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Food History

Railroad dinners by Fred Harvey

For two decades, Hollywood had an unfailing recipe for profitable movies. Write a fluffy script whose main function was to string together eight or 10 songs, add a few pretty girls, and presto! You had a cash cow that never went dry. For a couple of hours, moviegoers could sit in a dark theater and forget the misery of the Great Depression of the 1930s. The next decade, these musicals helped ease the gloom of the war-torn &

40s.

&

The Harvey Girls&

is a good example. Released in 1946, it managed to include 10 songs in only 102 minutes. One of the songs, &

On the Atchison, Topeka and Santa Fe,&

won the Best Song Academy Award that year.

The beautiful girls were Judy Garland, Angela Lansbury and Cyd Charisse. The story is set in the 1890s, when railroads were connecting the West with the rest of the country.

Susan Bradley (Judy Garland) is a mail-order bride on her way to New Mexico to marry her unknown fiance. En route she meets several Harvey Girls (waitresses) who are going to New Mexico to open a new Harvey&

s restaurant. When the romance does not work out, Judy (Susan) becomes a Harvey Girl. Not a very complicated script but Judy sings, Cyd dances and Angela is cast as the troublemaker.

The movie was actually based on fact. Fred Harvey was born in England in 1835, then immigrated to the U.S. when he was 15. He worked in several restaurants in New Orleans and St. Louis, but settled in Kansas as a freight agent for the Hannibal and St. Joseph Railroad. His duties included regular train travel. He was disgusted by the food he was served.

Recalling his restaurant experience, Harvey built several lunchroooms on Kansas rail lines.

His standards were clean restaurants, competent and friendly service, quality food and reasonable prices. He made an offer to other rail lines. As they expanded, he agreed to build and operate Harvey Houses among the routes. He would do the same for their dining cars. &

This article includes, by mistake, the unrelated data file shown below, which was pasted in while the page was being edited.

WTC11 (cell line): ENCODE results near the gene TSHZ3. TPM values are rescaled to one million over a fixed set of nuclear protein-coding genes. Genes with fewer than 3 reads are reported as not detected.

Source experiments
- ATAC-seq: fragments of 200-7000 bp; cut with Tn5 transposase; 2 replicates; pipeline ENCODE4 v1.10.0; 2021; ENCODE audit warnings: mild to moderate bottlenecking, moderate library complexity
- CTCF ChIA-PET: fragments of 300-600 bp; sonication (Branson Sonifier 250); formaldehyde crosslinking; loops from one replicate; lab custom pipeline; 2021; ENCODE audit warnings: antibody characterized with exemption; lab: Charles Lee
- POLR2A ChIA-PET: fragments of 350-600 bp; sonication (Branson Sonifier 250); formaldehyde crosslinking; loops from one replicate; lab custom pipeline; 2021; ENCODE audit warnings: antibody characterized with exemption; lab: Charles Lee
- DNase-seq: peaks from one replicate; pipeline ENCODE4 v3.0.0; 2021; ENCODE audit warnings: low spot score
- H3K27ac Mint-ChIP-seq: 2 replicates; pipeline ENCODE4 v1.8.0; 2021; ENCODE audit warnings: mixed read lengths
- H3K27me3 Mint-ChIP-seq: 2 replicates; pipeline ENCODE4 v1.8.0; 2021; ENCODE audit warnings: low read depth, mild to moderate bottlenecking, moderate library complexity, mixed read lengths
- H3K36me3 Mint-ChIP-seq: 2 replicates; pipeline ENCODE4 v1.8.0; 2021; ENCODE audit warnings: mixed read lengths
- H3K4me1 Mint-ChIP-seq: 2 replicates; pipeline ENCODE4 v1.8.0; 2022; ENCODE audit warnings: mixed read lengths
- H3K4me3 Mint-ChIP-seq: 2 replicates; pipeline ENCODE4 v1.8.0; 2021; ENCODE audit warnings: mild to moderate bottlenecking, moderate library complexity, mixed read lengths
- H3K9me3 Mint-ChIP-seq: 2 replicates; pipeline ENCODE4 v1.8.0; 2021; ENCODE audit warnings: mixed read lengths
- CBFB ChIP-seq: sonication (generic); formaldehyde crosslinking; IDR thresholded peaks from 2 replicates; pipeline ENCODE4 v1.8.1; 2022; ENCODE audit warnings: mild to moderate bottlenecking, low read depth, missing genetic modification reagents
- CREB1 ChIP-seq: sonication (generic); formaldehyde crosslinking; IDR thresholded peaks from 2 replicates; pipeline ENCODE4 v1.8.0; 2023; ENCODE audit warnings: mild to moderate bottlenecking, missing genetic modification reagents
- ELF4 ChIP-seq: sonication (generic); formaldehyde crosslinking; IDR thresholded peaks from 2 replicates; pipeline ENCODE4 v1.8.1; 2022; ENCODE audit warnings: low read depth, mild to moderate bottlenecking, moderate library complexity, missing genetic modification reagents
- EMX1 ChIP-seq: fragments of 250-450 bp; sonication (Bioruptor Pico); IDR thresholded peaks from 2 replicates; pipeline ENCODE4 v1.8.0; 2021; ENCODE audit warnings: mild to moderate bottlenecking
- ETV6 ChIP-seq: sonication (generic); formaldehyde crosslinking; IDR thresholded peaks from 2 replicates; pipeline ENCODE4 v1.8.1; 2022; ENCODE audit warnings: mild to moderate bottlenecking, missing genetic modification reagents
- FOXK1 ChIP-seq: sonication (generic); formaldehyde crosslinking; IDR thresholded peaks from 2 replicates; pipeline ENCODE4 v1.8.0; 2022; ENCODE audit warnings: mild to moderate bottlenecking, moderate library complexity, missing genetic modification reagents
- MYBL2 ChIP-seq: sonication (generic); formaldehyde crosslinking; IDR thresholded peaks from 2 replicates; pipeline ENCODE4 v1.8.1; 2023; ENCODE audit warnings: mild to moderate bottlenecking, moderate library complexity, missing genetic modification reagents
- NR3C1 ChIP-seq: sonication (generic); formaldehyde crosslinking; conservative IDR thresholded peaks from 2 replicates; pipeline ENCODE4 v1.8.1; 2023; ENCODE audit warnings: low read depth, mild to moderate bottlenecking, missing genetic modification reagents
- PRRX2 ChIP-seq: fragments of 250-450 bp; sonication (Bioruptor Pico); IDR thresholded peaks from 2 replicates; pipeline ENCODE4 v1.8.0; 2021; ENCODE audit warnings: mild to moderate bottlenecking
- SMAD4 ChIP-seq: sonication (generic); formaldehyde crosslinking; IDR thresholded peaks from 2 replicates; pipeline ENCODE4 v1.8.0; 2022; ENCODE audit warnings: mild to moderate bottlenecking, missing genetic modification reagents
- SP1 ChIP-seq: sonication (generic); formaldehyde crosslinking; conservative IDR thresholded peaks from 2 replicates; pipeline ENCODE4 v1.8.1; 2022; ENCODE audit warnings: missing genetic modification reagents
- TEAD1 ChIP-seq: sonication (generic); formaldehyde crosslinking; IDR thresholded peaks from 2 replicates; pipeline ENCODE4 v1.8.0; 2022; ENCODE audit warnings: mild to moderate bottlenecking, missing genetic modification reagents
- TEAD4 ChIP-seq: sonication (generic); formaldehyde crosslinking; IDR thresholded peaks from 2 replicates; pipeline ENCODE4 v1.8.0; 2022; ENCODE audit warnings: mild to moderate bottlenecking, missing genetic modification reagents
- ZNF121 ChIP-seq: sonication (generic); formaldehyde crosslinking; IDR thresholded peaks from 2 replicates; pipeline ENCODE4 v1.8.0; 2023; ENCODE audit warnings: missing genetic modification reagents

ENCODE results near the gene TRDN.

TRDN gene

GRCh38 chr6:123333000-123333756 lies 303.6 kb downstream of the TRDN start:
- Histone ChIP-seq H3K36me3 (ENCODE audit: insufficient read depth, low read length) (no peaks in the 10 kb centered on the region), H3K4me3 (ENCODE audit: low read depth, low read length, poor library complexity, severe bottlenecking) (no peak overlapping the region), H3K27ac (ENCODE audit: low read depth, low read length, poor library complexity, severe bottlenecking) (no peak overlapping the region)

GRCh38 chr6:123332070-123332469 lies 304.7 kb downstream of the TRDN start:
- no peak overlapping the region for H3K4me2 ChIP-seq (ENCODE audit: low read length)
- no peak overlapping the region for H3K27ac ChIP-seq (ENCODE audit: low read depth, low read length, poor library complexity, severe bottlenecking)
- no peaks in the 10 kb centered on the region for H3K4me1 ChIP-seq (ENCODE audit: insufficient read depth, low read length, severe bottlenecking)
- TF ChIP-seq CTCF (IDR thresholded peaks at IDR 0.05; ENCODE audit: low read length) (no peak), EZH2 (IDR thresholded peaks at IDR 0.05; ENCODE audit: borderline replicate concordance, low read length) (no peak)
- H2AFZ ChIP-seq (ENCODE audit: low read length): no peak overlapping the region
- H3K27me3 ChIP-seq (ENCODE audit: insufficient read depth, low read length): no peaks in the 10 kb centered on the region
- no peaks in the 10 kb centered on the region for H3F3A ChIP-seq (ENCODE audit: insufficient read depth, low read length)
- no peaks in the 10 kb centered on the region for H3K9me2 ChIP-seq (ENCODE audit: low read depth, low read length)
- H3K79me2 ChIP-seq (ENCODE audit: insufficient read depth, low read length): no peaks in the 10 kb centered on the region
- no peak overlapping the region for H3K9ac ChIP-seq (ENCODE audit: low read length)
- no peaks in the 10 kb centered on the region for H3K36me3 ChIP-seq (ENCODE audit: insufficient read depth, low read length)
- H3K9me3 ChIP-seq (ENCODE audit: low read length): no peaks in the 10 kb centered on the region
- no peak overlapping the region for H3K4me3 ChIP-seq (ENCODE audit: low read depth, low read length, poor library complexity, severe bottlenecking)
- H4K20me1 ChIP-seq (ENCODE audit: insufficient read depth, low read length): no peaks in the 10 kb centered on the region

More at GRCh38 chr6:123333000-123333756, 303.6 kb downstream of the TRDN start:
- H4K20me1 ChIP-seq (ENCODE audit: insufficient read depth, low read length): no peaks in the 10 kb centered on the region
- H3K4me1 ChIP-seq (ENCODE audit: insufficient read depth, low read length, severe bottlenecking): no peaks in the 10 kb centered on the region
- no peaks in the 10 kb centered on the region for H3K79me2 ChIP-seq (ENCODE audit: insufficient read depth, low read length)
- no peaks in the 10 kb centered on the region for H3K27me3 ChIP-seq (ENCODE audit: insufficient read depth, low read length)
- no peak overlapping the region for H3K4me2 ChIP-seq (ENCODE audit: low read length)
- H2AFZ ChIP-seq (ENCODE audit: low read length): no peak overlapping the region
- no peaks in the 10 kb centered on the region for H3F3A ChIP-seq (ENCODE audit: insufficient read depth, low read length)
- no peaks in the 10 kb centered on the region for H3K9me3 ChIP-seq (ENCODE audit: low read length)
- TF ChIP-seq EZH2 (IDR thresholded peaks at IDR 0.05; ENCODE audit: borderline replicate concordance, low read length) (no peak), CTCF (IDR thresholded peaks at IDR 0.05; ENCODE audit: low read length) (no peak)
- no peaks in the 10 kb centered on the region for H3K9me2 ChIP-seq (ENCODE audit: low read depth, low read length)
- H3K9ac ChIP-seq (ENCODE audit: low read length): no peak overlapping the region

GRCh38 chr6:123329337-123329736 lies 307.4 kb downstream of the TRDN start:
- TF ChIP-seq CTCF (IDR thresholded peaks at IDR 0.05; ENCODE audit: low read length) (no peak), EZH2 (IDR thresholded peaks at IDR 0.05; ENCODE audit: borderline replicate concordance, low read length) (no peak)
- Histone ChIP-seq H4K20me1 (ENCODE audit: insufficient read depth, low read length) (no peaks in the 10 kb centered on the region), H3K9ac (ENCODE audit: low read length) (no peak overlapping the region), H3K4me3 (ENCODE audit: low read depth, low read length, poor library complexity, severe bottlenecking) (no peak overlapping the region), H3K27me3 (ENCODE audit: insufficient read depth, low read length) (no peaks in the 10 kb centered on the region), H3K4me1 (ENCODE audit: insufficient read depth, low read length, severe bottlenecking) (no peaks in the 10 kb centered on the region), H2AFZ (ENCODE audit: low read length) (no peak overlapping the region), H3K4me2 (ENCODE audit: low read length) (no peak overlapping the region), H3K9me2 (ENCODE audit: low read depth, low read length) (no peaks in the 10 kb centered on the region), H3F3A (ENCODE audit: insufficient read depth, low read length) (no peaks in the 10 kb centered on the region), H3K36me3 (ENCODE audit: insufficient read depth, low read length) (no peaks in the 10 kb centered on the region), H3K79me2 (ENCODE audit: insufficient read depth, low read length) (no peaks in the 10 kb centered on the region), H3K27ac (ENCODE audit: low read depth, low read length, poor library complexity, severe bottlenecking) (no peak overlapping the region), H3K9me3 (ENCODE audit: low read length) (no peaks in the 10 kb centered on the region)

Meals by Fred Harvey&

would guarantee a quality dining experience.

To staff these new places, he advertised: &

Wanted. Young women between 18 and 30, with high moral standards.&

Salary was $17.50 per month plus room and board and &

generous tips.&

Men outnumbered women by almost two to one in the territories of New Mexico and Arizona, so Harvey prudently added a pledge that the Harvey Girls would not marry for six months.

The offer attracted thousands of applicants and a firestorm of protests. &

A woman&

s place is in the home,&

was an oft quoted axiom. He had anticipated this. His girls were trained in Kansas City before being dispatched. They were taught to be friendly, helpful and efficient, but there were strict rules of behavior. Anyone violating these rules was dismissed. They were waitresses, but they would behave like ladies.

Fred Harvey took another calculated risk. He hired black American men as waiters on the dining cars he managed. He never thought of himself as a revolutionary, but these two decisions created undreamed-of employment opportunities for both women and black Americans. To Harvey, it was just common sense. When he died in 1901, the Fred Harvey Co. was operating 15 hotels, 47 restaurants and 30 dining cars.

Writer&

s comment: I am sorry but there is no recipe this week. I had hoped to include a Fred Harvey recipe but the paperwork required to get permission is formidable.